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Answer:

P    
   is a common process applied by the courts in
interpreting and analysing an uprising issue on a particular legislation. The courts
undergo this process whenever there is a statute involved before a case. Statutes
passed by the Legislative body come in diff erent forms. Some may be defined
through the plain and ordinary meaning of it whereas some may portray ambiguity
and vagueness in which the court uses the process of statutory interpretation to
analyse the legislation. The Legislature¶s role is to make the law, the Judiciary, being
the courts are in charge of interpreting the law. Some of the legislation passed,
invites uncertainties, ambiguity and vagueness for the court to determine the
application of the law. These uncertainties include words that are im perfect symbols
to communicate intent. They are ambiguous and change in meaning over time. It
also includes unforeseen situations which are inevitable and new technologies and
cultures which make application of existing laws difficult. And u ncertainties may be
added to the statute in the course of enactment, such as the need for compromise or
catering to special interest groups. There are different types of rules of interpretation
practiced by the courts which include literal rule, golden rule, mischief rule and the
persuasive approach.

There are four rules of statutory interpretation which are the Literal Rule, Golden
Rule, Mischief Rule, and Persuasive Approach.     is a type of statutory
construction, which dictates that statutes are to be interpreted using the ordinary
meaning of the language of the statute unless a statute explicitly defines some of its
terms otherwise. In other words, the law is to be read word for word and should not
divert from its true meaning. It is the mechanism that underlines textualism and, to a
certain extent, originalism. In simple words, Literal Rule is where th e words are given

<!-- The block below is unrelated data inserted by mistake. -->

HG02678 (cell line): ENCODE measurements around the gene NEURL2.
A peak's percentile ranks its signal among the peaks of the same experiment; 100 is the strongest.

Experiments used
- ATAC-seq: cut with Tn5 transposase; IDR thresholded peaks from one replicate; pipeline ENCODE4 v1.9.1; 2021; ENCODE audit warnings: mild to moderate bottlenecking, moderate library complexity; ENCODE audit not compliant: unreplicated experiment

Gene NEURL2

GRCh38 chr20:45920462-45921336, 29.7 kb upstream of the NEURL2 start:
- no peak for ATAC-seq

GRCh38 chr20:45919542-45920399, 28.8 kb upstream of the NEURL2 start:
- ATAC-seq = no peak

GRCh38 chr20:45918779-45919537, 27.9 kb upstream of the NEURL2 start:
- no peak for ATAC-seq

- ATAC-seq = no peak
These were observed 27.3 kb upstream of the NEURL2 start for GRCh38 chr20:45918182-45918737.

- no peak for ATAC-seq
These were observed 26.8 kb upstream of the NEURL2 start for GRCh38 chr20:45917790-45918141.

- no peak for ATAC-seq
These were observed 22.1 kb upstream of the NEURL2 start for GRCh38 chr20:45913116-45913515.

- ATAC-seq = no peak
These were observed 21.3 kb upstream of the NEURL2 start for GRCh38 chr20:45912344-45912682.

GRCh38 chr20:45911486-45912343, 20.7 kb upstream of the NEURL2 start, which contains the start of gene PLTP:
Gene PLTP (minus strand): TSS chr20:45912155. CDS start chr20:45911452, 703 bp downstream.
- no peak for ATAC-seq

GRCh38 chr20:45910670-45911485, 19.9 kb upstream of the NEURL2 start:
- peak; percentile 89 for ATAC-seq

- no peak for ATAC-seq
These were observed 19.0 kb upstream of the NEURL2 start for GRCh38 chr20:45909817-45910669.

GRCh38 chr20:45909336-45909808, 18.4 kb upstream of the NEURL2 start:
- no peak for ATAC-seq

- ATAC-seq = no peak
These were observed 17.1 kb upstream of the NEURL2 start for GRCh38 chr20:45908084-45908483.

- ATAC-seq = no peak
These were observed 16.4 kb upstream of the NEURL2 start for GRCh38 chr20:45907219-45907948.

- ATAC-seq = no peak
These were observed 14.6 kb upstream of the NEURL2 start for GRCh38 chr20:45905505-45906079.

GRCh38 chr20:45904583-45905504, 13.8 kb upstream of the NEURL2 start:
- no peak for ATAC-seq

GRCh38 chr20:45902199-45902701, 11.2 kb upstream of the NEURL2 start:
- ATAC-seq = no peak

their obvious meaning such as the strict view of the words of a statue. Judges are
not prepared to countenance any alteration of the statutory language and severely
criticized as being impractical when the Act is ambiguous.

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ëne of the leading statements of the literal rule was made by Tindal CJ in the
P   (1844) 11 Cl&Fin 85:

"«the only rule for the construction of Acts of Parliament is, that they should be
construed according to the intent of the Parliament which pas sed the Act. If the
words of the statute are in themselves precise and unambiguous, then no more can
be necessary than to expound those words in their natural and ordinary sense. The
words themselves alone do, in such case, best declare the intention of th e lawgiver." 
        

An example of the literal rule is the case of  


    [1868] 4 LRQB
147. In this case, the defendant was charged under a section that made it an offence
to impersonate 'any person entitled to vote'. Defendant had pretended to be a person
whose name was on the voter's list, but had died. The Court held that he was not
guilty since a dead person is not, in the literal meaning of the words, 'entitled to vote'.
It is illegal to impersonate any person entitled to vote.  But a dead person is not
entitled to vote, so in defendant was acquitted. Literal rule is very much criticized by
many, but there are judges which still regard literal rule as a rule which should be
applied in certain circumstances. The literal rule is liable to lead to hardship - but in
certain circumstances the courts have decided that it should always be followed: in
× × 1982, the House of Lords said that tax statutes with clear meanings